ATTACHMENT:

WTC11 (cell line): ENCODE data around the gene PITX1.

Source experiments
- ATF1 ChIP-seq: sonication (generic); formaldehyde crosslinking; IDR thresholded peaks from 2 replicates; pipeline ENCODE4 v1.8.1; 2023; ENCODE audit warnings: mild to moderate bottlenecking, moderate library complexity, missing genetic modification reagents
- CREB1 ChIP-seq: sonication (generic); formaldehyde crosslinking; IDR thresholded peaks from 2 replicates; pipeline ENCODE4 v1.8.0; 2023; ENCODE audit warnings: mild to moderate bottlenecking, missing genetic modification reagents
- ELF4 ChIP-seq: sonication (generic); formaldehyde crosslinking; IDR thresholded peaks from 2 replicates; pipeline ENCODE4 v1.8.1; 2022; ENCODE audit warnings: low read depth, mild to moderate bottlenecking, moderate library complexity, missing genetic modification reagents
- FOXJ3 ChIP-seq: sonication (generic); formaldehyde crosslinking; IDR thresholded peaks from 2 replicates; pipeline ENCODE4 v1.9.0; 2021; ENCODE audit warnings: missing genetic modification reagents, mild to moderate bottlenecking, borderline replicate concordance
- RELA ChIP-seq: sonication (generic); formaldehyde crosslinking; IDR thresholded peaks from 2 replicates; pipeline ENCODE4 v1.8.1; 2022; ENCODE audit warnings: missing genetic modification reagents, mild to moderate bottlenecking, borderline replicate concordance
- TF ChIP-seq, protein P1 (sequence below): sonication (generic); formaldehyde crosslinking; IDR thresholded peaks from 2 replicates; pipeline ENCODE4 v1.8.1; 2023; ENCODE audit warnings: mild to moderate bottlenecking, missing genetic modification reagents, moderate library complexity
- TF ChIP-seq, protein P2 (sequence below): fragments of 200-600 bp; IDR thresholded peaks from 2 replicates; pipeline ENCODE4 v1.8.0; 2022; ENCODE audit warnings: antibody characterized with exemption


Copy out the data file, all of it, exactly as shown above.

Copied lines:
WTC11 (cell line): ENCODE data around the gene PITX1.

Source experiments
- ATF1 ChIP-seq: sonication (generic); formaldehyde crosslinking; IDR thresholded peaks from 2 replicates; pipeline ENCODE4 v1.8.1; 2023; ENCODE audit warnings: mild to moderate bottlenecking, moderate library complexity, missing genetic modification reagents
- CREB1 ChIP-seq: sonication (generic); formaldehyde crosslinking; IDR thresholded peaks from 2 replicates; pipeline ENCODE4 v1.8.0; 2023; ENCODE audit warnings: mild to moderate bottlenecking, missing genetic modification reagents
- ELF4 ChIP-seq: sonication (generic); formaldehyde crosslinking; IDR thresholded peaks from 2 replicates; pipeline ENCODE4 v1.8.1; 2022; ENCODE audit warnings: low read depth, mild to moderate bottlenecking, moderate library complexity, missing genetic modification reagents
- FOXJ3 ChIP-seq: sonication (generic); formaldehyde crosslinking; IDR thresholded peaks from 2 replicates; pipeline ENCODE4 v1.9.0; 2021; ENCODE audit warnings: missing genetic modification reagents, mild to moderate bottlenecking, borderline replicate concordance
- RELA ChIP-seq: sonication (generic); formaldehyde crosslinking; IDR thresholded peaks from 2 replicates; pipeline ENCODE4 v1.8.1; 2022; ENCODE audit warnings: missing genetic modification reagents, mild to moderate bottlenecking, borderline replicate concordance
- TF ChIP-seq, protein P1 (sequence below): sonication (generic); formaldehyde crosslinking; IDR thresholded peaks from 2 replicates; pipeline ENCODE4 v1.8.1; 2023; ENCODE audit warnings: mild to moderate bottlenecking, missing genetic modification reagents, moderate library complexity
- TF ChIP-seq, protein P2 (sequence below): fragments of 200-600 bp; IDR thresholded peaks from 2 replicates; pipeline ENCODE4 v1.8.0; 2022; ENCODE audit warnings: antibody characterized with exemption